Galtung, groundbreaking professor in ‘peace’, passes away

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Kathmandu, 18 Feb: Johan Galtung, a revered Norwegian Professor and towering figure in the realm of Peace and Conflict studies, passed away at the age of 93 on Saturday.

Internationally acclaimed as the ‘father of peace studies’, Galtung was the founder of the International Peace Research Institute Oslo (PRIO) in 1959-world’s first of this kind. He subsequently established the Journal of Peace Research in 1964.

‘Gandhi’s Political Ethics’ co-authored with Arne Naess, published in 1955, was Galtung’s first academic book. “From the beginning, Galtung has been dedicated to identifying the necessary and sufficient causes for peace and equity. This was the successful outcome of the internalization of Gandhian Ethics by the mind of a scientist,” says Galtung Institute.

Galtung, born on 24th October 1930 in Oslo, Norway became world’s first professor of Peace Research at the University of Oslo in 1969 that spanned a decade till 1978. After he left the University of Oslo, he moved to his international career.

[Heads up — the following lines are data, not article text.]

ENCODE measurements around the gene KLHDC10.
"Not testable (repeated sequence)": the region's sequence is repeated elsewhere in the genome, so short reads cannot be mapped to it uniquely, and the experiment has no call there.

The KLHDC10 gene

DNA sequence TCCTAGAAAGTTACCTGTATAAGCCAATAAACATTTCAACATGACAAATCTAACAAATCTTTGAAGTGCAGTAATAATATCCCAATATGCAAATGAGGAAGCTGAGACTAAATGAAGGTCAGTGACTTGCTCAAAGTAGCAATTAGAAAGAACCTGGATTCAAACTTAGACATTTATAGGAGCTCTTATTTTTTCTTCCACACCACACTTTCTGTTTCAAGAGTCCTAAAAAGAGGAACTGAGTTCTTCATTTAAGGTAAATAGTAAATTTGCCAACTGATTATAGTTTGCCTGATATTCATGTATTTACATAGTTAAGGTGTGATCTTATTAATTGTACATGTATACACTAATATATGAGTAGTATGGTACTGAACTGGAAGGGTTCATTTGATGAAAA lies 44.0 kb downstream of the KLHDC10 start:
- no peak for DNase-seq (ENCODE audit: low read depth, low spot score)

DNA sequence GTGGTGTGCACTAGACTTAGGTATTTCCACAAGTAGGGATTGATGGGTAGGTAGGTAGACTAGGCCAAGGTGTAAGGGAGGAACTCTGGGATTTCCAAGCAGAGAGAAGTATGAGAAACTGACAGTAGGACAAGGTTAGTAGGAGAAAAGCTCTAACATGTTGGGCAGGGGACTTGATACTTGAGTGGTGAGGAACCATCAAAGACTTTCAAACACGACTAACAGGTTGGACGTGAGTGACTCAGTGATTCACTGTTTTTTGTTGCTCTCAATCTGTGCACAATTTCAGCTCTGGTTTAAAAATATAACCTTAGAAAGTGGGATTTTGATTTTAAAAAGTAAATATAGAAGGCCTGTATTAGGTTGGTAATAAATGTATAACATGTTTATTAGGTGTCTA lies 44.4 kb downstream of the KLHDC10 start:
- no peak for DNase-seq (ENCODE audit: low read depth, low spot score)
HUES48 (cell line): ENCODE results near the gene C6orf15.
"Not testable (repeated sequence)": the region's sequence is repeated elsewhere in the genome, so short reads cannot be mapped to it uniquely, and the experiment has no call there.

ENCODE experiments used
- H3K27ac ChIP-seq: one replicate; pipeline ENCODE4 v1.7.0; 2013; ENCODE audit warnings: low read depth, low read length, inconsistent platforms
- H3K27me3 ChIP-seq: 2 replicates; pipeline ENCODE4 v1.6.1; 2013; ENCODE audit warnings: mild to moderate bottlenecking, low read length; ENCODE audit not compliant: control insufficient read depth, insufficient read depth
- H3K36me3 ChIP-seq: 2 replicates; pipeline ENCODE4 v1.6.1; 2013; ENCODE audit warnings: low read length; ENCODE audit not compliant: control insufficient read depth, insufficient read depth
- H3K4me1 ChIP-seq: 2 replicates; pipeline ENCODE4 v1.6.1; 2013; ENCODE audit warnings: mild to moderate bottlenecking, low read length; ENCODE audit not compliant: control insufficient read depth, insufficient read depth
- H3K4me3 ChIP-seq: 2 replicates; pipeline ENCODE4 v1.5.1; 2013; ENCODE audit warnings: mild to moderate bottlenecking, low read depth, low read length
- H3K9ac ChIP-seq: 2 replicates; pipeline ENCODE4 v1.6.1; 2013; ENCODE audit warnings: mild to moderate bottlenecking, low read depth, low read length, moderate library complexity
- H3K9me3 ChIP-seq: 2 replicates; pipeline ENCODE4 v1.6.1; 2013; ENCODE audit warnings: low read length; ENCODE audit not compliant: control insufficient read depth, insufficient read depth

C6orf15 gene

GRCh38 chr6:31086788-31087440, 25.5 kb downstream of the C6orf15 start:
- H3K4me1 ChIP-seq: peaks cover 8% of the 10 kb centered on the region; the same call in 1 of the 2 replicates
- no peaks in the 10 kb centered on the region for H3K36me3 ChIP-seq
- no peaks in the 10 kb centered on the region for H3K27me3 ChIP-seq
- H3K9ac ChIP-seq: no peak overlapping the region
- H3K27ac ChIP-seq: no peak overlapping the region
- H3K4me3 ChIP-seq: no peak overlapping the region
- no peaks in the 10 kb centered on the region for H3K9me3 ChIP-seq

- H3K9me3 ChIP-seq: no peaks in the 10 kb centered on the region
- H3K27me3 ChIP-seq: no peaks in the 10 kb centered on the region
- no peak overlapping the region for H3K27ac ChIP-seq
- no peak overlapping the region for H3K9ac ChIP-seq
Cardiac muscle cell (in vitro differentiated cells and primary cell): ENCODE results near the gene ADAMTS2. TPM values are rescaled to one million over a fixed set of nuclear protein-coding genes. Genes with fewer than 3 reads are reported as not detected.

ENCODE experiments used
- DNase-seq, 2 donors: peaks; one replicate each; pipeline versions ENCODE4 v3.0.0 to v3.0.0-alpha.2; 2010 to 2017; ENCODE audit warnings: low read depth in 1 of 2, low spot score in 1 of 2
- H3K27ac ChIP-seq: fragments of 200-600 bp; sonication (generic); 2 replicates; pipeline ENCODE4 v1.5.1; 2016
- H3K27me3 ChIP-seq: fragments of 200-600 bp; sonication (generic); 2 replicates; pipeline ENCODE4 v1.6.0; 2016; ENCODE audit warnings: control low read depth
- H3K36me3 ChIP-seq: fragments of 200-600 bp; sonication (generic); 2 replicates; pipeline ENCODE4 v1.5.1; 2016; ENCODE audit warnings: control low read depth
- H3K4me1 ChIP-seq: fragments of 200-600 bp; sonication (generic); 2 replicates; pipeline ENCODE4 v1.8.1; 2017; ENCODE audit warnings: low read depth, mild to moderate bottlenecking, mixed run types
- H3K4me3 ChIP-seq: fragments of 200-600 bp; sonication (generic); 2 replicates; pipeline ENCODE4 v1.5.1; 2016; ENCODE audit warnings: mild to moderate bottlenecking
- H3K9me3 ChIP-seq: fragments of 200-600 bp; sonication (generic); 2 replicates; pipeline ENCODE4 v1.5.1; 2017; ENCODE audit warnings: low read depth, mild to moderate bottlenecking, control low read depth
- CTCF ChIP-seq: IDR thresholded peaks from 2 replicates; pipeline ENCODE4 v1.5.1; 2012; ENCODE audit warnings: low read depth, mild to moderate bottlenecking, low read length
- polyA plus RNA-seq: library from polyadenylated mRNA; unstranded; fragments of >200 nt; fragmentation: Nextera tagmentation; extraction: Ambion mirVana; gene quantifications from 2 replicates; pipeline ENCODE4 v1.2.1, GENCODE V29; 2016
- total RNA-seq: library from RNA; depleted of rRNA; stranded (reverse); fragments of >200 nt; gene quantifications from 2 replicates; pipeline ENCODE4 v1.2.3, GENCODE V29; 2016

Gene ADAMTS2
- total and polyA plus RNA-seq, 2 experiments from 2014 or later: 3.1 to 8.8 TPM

In his academic career of over 70 years, he has more than 150 books to his name. A nonagenarian, who was the first recipient of the Humanist Prize of the Norwegian Humanist Association in 1988, gave to the field of peace and conflict various of its key concepts.

Galtung remains a regularly invited expert in conflict situations at all levels, all over the world. Notable cases include the peace agreement between Ecuador and Peru, another recent case he helped resolve was the dispute between Denmark and the Muslim world over the cartoons depicting Mohammed in a degrading manner according to Galtung Institute.

“His pioneering spirit, coupled with his unwavering commitment to promoting nonviolent conflict resolution and social justice, leaves an enduring legacy that will continue to inspire future generations. Though he may no longer walk among us, his spirit lives on in the countless lives he touched and the transformative impact of his work,” notes Scott Smith in an obituary to Galtung.